Basics of Tax Evasion

By Maya Fouad


Tax evasion is the most common federal tax crime and involves the failure to report taxes, reporting taxes inaccurately, or failing to pay taxes. Federal law defines the crime broadly; 26 U.S.C. 7201 states, “[a]ny person who willfully attempts in any manner to evade or defeat any tax imposed by this title or the payment thereof shall, in addition to other penalties provided by law, be guilty of a felony. . .” The penalties for tax evasion can include significant monetary fines, imprisonment, or both.


To establish a case of tax evasion, the Government must prove three elements beyond a reasonable doubt:

1. The Defendant attempted to evade or defeat a tax or payment of a tax;

2. An additional tax was due and owing; and

3. The Defendant acted willfully.


The Government is generally required to prove that the taxpayer owed substantially more tax than was reported; however, the Government does not necessarily need to prove the exact amount of tax evaded. In most tax evasion cases, this comes in the form of understatements or omissions of income, claims of fictitious or improper deductions, false allocations of income, or improper claims of credit or exemption.


The Government can offer direct or circumstantial evidence to prove the required elements. This may include evidence of specific transactions affecting taxable income which were inaccurately reported, unexplained increases in the taxpayer’s net worth or expenditures not reflected in the taxpayer’s net worth, or evidence of taxable receipts in a taxpayer’s bank deposits.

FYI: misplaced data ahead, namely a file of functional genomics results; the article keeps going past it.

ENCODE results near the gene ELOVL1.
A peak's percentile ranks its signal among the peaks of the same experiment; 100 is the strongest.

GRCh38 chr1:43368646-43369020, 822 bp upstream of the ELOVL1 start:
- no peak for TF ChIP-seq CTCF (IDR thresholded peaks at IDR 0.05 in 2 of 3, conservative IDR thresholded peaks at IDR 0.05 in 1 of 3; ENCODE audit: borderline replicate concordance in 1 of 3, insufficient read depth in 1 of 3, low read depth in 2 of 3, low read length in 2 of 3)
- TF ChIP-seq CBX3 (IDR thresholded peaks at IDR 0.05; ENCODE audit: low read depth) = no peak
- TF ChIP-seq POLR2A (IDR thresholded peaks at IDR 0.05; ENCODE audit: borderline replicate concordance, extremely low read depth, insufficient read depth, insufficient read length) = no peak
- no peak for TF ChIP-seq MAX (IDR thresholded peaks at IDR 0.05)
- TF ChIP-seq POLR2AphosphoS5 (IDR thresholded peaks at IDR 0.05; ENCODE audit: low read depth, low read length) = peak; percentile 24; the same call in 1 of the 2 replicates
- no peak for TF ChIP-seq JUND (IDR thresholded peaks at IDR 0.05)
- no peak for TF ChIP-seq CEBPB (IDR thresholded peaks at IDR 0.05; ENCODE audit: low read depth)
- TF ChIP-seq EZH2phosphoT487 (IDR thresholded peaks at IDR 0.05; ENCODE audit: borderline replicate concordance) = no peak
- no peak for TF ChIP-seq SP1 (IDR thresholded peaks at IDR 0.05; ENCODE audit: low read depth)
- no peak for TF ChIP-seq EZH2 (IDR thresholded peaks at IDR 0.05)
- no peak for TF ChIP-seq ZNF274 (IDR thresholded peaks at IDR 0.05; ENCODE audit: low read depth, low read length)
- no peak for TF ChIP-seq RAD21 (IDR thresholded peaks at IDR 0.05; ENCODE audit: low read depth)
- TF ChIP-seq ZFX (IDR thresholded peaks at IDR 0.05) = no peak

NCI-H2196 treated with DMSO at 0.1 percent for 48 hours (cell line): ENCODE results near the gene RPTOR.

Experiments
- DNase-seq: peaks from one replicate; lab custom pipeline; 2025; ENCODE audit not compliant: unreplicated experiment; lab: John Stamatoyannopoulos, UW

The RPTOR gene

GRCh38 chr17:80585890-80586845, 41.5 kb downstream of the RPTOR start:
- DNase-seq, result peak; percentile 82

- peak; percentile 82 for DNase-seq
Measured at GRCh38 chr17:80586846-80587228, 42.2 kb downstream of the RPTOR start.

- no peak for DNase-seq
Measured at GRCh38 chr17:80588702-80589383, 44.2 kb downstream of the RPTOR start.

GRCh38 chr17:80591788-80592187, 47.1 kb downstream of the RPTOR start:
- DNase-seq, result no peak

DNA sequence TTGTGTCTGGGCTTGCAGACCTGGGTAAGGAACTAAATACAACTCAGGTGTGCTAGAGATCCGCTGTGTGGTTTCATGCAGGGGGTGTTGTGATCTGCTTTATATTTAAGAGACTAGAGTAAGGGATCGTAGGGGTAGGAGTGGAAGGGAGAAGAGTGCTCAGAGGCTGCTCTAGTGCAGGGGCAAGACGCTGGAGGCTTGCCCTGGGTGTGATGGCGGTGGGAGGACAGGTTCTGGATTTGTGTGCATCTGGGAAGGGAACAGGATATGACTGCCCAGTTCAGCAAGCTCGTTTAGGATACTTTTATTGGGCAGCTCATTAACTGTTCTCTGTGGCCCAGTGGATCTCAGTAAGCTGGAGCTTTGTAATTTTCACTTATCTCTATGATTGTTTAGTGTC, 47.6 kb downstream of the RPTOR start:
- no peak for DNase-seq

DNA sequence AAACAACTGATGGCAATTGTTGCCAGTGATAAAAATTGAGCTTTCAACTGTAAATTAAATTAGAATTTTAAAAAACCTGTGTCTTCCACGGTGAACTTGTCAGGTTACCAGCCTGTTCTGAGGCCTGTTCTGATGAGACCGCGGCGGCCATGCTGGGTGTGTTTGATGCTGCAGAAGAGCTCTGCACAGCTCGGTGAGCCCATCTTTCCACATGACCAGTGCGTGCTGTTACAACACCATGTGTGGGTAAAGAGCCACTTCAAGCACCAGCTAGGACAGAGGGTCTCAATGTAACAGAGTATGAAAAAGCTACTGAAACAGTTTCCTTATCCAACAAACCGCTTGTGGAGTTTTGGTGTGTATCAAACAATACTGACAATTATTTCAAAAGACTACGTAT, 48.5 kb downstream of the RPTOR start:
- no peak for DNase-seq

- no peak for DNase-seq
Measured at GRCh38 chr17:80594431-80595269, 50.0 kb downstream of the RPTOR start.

Finally, the language of the statute gives the crime of tax evasion a broad scope. Specifically, the crime of tax evasion applies to “[a]ny person” – not just individual taxpayers. Tax evasion under 26 U.S.C. 7201 can also be used to prosecute an individual taxpayer’s tax preparer, accountant, or bookkeeper, a corporate officer attempting to evade their corporation’s tax, or the administrator of an estate attempting to evade the estate’s tax. Further, the statute applies to “any tax” and tax evasion in “any manner” (emphasis added).


Recent tax evasion cases include the federal criminal jury trial of reality TV stars Todd and Julie Chrisley.  They were convicted of tax evasion and other charges.  The DOJ alleged the Chrisleys knew the law was clear on taxable income and were required to file and pay taxes.   The IRS CID agent on the case was quoted as saying, “These convictions should send a clear message regardless of your fame or notoriety, everyone will be held accountable for paying their fair share of taxes.”  As a result of their case, they unfortunately are now in prison.

For more information on criminal tax charges, please contact us.  We are more than happy to discuss your situation.





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